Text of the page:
Skip to main content

Thank you for visiting nature.com. You are using a browser version with limited support for CSS. To obtain the best experience, we recommend you use a more up to date browser (or turn off compatibility mode in Internet Explorer). In the meantime, to ensure continued support, we are displaying the site without styles and JavaScript.

Oral Medicine — Update for the dental practitioner Oral malodour

Key Points

  • Most oral malodour is related to diet, habits or inadequate oral hygiene.

  • However cancer and some systemic and psychogenic diseases may present with malodour

Key Points

Oral medicine

  1. 1

    Aphthous and other common ulcers

  2. 2

    Mouth ulcers of more serious connotation

  3. 3

    Dry mouth and disorders of salivation

  4. 4

    Oral malodour

  5. 5

    Oral white patches

  6. 6

    Oral red and hyperpigmented patches

  7. 7

    Orofacial sensation and movement

  8. 8

    Orofacial swellings and lumps

  9. 9

    Oral cancer

  10. 10

    Orofacial pain

Abstract

This series provides an overview of current thinking in the more relevant areas of oral medicine for primary care practitioners, written by the authors while they were holding the Presidencies of the European Association for Oral Medicine and the British Society for Oral Medicine, respectively. A book containing additional material will be published. The series gives the detail necessary to assist the primary dental clinical team caring for patients with oral complaints that may be seen in general dental practice. Space precludes inclusion of illustrations of uncommon or rare disorders, or discussion of disorders affecting the hard tissues. Approaching the subject mainly by the symptomatic approach — as it largely relates to the presenting complaint — was considered to be a more helpful approach for GDPs rather than taking a diagnostic category approach. The clinical aspects of the relevant disorders are discussed, including a brief overview of the aetiology, detail on the clinical features and how the diagnosis is made. Guidance on management and when to refer is also provided, along with relevant websites which offer further detail.

Oral malodour

Oral malodour, or halitosis, is a common complaint in adults, though few mention it. Malodour can have a range of causes (Table 1). With oral malodour from any cause, the patient may also complain of a bad taste.

Table 1 Main causes of oral malodour

Common causes of oral malodour

Oral malodour is common on awakening (morning breath) and then often has no special significance — usually being a consequence of low salivary flow and lack of oral cleansing during sleep as well as mouthbreathing.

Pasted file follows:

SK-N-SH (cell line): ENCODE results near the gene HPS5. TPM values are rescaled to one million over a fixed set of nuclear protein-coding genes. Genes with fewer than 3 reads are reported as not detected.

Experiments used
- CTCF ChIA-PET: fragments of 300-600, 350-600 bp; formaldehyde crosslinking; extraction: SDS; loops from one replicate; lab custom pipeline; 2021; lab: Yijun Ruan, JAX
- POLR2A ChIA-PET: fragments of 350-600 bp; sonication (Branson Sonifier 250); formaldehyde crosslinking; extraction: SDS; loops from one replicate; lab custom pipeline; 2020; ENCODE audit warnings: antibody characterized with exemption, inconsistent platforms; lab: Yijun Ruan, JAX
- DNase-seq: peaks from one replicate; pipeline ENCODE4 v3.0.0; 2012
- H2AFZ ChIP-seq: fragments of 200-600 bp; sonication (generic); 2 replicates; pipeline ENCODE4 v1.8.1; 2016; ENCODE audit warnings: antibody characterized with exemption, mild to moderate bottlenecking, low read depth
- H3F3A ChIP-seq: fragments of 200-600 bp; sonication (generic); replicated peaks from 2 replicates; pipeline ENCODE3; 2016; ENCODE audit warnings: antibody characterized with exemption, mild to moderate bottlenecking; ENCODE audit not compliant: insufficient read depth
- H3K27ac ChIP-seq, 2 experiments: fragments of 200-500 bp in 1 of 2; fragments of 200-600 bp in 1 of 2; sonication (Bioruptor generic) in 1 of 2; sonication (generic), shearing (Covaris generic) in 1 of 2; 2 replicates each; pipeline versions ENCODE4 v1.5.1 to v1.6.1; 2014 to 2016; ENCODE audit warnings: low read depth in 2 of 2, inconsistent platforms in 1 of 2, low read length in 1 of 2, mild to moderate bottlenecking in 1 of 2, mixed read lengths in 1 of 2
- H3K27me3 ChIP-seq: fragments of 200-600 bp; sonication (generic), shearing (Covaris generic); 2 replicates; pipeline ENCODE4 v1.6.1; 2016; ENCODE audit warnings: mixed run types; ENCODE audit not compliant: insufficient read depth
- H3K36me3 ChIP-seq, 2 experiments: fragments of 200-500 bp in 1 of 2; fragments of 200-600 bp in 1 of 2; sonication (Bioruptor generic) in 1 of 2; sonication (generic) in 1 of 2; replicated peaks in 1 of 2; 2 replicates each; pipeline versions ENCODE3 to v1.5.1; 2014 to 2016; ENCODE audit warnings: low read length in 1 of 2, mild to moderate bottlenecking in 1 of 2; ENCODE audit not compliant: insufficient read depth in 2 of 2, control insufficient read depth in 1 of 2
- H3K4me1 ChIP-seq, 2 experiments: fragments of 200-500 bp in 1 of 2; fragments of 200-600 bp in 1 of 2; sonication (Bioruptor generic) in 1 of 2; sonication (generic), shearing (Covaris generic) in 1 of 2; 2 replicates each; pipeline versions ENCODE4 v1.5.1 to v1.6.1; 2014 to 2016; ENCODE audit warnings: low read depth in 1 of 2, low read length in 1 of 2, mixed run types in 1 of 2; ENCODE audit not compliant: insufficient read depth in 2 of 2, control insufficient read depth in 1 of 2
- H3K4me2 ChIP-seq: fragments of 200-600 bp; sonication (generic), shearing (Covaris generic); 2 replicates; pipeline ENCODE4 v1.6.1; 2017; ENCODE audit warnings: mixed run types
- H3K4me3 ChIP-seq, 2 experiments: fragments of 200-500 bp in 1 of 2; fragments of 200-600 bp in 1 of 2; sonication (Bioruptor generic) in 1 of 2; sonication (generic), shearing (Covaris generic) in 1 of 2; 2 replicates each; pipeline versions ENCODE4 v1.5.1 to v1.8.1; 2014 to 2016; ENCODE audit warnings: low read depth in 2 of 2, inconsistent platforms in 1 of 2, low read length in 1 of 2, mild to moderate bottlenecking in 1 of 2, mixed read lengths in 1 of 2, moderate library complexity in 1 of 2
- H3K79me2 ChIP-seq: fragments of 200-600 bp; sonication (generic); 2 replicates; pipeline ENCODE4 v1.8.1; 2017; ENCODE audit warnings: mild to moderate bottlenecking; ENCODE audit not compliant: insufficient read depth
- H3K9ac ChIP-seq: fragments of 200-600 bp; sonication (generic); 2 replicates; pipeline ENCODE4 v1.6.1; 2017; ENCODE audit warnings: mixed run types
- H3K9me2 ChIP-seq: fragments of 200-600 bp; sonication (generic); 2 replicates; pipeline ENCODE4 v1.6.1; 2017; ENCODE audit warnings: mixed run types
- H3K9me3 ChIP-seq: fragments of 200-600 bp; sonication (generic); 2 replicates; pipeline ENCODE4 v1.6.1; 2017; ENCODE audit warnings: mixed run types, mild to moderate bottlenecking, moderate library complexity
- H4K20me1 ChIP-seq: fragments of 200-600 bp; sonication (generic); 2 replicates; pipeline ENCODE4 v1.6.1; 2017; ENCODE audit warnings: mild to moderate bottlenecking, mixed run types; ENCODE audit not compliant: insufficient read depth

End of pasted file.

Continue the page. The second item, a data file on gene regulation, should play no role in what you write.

This rarely has any special significance, and can be readily rectified by eating, tongue brushing, and rinsing the mouth with fresh water. Hydrogen peroxide rinses may also help abolish this odour.

Oral malodour at other times is often the consequence of eating various foods such as garlic, onion or spices, foods such as cabbage, Brussel sprouts, cauliflower and radish, or of habits such as smoking, or drinking alcohol. Durian is a tropical fruit which is particularly malodourous.

The cause of malodour in such cases is usually obvious and avoidance of the offending substance is the best prevention.

Less common causes of oral malodour

Oral infections can be responsible for oral malodour. The micro—organisms implicated in oral malodour are predominantly Gram-negative anaerobes, and include:

  • Porphyromonas gingivalis

  • Prevotella intermedia

  • Fusobacterium nucleatum

  • Bacteroides (Tannerella) forsythensis and

  • Treponema denticola.

Gram-positive bacteria have also been implicated since they can denude the available glycoproteins of their sugar chains, enabling the anaerobic Gram-negative proteolytic bacteria to break down the proteins. Gram negative bacteria can produce chemicals that produce malodour, which include in many instances

  • volatile sulphur compounds (VSCs), mainly methyl mercaptan, hydrogen sulphide, and dimethyl sulphide

  • diamines (putrescine and cadaverine) and

  • short chain fatty acids (butyric, valeric and propionic).

The evidence for the implication of other micro-organisms, such as Helicobacter pylori, is scant.

The posterior area of the tongue dorsum is often the location of the microbial activity associated with bad breath. Debris, such as in patients with poor oral hygiene, or under a neglected or a poorly designed dental bridge or appliance is another cause. Any patient with oral cancer or a dry mouth can also develop oral malodour.